What is Peritoneal Mesothelioma?
Peritoneal mesothelioma occurs in the lining of the abdominal cavity. Between 20 to 30 percent of tumors develop in the peritoneum. Peritoneal mesothelioma patients tend to have a better prognosis compared to patients with pleural or pericardial mesothelioma.
Symptoms of Peritoneal Mesothelioma
Signs of peritoneal mesothelioma include abdominal pain and swelling, lumps in the abdomen, and unexplained weight loss. Patients may also develop abdominal fluid buildup, or ascites.
Other symptoms include:
- Body aches
- Bowel obstruction
- Fever or night sweats
- Nausea or vomiting
Peritoneal mesothelioma symptoms often mirror other illnesses, and is commonly misdiagnosed as:
- Colorectal adenocarcinoma
- Inguinal hernia
- Irritable bowel syndrome (IBS)
- Ovarian cancer
- Primary peritoneal carcinoma
- Stomach cancer
If you are experiencing these symptoms, visit your doctor immediately, and mention you may have been exposed to asbestos.
Causes of Peritoneal Mesothelioma
Similar to pleural or pericardial forms of the disease, asbestos exposure causes peritoneal mesothelioma.
Asbestos is a carcinogenic mineral used in commercial and residential buildings, and in the military. If disturbed, airborne asbestos fibers can be ingested, becoming trapped in the lining of the abdomen. Asbestos fibers buildup over a long period of time, causing inflammation and scarring. In an attempt to lubricate the area, the body creates an excess accumulation of fluid in the abdomen, called ascites. The buildup of ascites can result in cancerous cell mutations and the development of tumors.
Inhalation of airborne asbestos fibers may also lead to the development of peritoneal mesothelioma. The fibers can travel from the lungs to the abdomen through the lymphatic system, a part of the body’s immune system that fights off unwanted toxins.
Men are more likely to develop peritoneal mesothelioma than women. However, women can develop it through secondary exposure. Asbestos fibers can attach to clothing, skin, or hair, and indirectly expose family members, friends, and loved ones.
How Is Peritoneal Mesothelioma Diagnosed?
Mesothelioma has a long latency period — the time between asbestos exposure and when symptoms start to appear. It can take decades for the cancer to manifest. Once symptoms begin to appear, the disease has likely spread to other parts of the body.
The diagnostic process begins with a series of imaging tests such as X-rays, CAT scans, and MRIs. The imaging tests look for the presence of fluid in the abdomen. Doctors may take samples for fluid biopsies or run blood tests to detect any mutated mesothelial cells. Your doctor may also conduct a physical exam to check for any unusual signs, such as lumps or pain in the abdomen.
A tissue biopsy is the only definitive way to diagnose mesothelioma. Biopsies help determine what cell type is present in the tumor. Standard biopsies used for diagnosing peritoneal mesothelioma include:
Paracentesis is a type of needle biopsy used to obtain a sample of ascitic fluid from the abdomen. The procedure also removes excess fluid buildup, relieving pain or discomfort.
This biopsy uses a camera to help doctors view inside the patient’s abdomen. A peritoneoscopy identifies which organs may be affected. Doctors may also take a diagnostic sample of fluid or tissue during the procedure.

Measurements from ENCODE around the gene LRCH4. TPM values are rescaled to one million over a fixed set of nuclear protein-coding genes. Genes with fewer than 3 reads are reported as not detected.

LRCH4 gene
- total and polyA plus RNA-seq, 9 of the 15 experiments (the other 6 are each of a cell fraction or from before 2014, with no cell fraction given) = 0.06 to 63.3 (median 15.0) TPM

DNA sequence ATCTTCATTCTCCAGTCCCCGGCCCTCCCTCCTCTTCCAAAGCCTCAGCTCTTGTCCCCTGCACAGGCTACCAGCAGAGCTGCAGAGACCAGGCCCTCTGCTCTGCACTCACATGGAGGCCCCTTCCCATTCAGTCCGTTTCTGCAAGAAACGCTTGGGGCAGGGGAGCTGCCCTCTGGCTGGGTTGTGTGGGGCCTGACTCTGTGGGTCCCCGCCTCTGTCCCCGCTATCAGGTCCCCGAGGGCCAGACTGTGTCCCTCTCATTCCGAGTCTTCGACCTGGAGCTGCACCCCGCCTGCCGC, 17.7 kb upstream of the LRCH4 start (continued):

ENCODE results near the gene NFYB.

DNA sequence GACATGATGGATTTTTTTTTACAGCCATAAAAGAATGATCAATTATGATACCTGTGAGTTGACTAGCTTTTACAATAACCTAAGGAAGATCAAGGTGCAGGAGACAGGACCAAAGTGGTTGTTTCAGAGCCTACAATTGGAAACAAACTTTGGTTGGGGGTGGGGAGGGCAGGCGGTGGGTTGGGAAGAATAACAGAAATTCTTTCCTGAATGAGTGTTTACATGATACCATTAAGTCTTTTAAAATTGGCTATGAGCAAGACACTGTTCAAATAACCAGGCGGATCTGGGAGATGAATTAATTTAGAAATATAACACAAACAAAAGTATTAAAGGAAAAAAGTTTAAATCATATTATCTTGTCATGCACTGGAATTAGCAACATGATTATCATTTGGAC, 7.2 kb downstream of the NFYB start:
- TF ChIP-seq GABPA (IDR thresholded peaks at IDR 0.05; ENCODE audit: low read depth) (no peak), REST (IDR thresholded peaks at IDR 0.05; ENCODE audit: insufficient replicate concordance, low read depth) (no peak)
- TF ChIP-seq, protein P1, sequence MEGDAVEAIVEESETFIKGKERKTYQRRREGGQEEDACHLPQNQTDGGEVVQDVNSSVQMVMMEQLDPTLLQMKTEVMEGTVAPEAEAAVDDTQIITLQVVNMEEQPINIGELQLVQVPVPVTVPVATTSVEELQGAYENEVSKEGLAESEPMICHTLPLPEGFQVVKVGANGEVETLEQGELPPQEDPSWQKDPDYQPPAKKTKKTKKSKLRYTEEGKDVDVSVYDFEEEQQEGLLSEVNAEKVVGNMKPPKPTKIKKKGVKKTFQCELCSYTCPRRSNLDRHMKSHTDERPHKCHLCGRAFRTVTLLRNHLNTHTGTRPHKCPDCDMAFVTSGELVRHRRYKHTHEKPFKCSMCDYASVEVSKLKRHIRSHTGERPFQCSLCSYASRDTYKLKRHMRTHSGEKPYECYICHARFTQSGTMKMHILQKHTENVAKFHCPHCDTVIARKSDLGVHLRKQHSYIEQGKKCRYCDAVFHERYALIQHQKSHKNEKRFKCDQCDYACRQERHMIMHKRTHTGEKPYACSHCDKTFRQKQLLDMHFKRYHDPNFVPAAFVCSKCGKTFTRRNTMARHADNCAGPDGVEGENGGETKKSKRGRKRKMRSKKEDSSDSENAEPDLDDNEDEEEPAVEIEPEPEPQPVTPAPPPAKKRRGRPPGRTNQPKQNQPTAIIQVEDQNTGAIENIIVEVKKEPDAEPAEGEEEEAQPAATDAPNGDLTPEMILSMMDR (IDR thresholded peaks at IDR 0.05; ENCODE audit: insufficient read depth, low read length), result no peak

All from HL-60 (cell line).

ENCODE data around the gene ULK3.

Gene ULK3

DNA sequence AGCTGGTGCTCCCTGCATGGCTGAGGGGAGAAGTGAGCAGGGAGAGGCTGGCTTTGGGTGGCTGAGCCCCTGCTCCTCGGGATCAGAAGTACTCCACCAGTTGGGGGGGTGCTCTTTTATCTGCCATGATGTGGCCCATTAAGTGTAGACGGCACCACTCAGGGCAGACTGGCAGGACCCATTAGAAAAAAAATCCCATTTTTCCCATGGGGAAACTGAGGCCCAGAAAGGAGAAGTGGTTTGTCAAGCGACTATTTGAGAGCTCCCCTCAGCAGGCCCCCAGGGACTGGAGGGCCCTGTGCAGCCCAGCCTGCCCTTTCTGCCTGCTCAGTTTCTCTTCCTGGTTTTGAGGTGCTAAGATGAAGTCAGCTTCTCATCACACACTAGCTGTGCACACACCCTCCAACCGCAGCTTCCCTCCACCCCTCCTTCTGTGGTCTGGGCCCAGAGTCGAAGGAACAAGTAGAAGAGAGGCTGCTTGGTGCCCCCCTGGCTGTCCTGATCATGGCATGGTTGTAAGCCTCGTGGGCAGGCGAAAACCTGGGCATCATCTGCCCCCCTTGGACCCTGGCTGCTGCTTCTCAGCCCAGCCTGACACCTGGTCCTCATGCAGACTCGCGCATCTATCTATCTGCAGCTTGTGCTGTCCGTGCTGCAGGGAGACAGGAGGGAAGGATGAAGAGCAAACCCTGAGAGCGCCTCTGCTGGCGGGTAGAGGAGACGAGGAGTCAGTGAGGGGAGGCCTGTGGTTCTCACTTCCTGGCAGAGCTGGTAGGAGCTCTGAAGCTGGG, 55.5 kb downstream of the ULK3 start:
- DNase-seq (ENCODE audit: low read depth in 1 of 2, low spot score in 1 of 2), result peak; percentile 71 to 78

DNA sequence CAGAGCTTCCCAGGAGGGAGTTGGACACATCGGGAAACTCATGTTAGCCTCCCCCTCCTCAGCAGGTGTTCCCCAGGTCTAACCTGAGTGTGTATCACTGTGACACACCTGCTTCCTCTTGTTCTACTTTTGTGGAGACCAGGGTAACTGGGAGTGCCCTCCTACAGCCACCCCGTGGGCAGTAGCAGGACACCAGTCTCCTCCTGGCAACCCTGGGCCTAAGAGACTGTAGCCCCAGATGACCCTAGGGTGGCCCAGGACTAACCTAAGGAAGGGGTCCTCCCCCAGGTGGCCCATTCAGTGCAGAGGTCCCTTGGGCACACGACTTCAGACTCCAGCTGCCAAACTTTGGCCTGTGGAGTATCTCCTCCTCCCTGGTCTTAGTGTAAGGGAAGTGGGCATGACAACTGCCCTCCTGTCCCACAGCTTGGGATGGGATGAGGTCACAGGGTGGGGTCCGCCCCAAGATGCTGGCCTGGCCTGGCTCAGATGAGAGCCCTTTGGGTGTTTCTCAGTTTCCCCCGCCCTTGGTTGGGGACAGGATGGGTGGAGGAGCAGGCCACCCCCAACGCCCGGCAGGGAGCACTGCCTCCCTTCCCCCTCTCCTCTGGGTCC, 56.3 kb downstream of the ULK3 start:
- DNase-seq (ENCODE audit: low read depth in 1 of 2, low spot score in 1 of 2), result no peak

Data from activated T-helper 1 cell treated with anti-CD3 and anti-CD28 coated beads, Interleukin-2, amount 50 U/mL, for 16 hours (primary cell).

A laparotomy is a surgical procedure intended to remove as much of the tumor as possible. Doctors may perform a laparotomy for two reasons: to remove mesothelioma tumors, and collect a sample for further diagnostic investigation.
Stages of Peritoneal Mesothelioma
Doctors use the American Joint Committee on Cancer (AJCC) 1-4 staging scale to determine the stage for some peritoneal mesothelioma cases. Because the cancer is so rare, it doesn’t have its own formal staging system in place.
Doctors sometimes use a 1-3 staging scale based off past peritoneal mesothelioma timelines:
- Stage 1: Tumors are localized in the abdominal cavity and have not spread to nearby lymph nodes. There is minimal cancerous tissue.
- Stage 2: Tumors still haven’t spread to nearby lymph nodes, but the amount of cancerous tissue has increased.
- Stage 3: Tumors have spread outside of the peritoneal lining and to nearby lymph nodes. The amount of cancer tissue is significant.
The Peritoneal Cancer Index (PCI) may also be used to assess the extent of the cancer and determine if it has spread to the lymph system. The PCI score ranges from 0-39, with a lower score indicating minimal tumors or spread and a better prognosis.
Treating Peritoneal Mesothelioma
Peritoneal mesothelioma is typically treated with a multimodal plan that includes chemotherapy, radiation, and if necessary, surgeons may attempt to remove the cancer during a procedure called a peritonectomy. The surgery can alleviate pain and discomfort and improve the patient’s quality of life.
The surgery is followed with heated chemotherapy to remove any remaining cancerous cells. The chemotherapy is applied directly to the infected area, reducing the negative impact of chemotherapy on other parts of the body. The survival time after patients receive the multimodal plan is between 52 and 92 months.
Peritoneal Mesothelioma Prognosis
The prognosis, or projected course of the disease, is based off several factors:
- Cell type
- Genetic mutations
- Overall health
- Sex: women tend to have a better prognosis than men
- Stage at diagnosis
- Treatments selected
- Tumor grade (how fast it grows)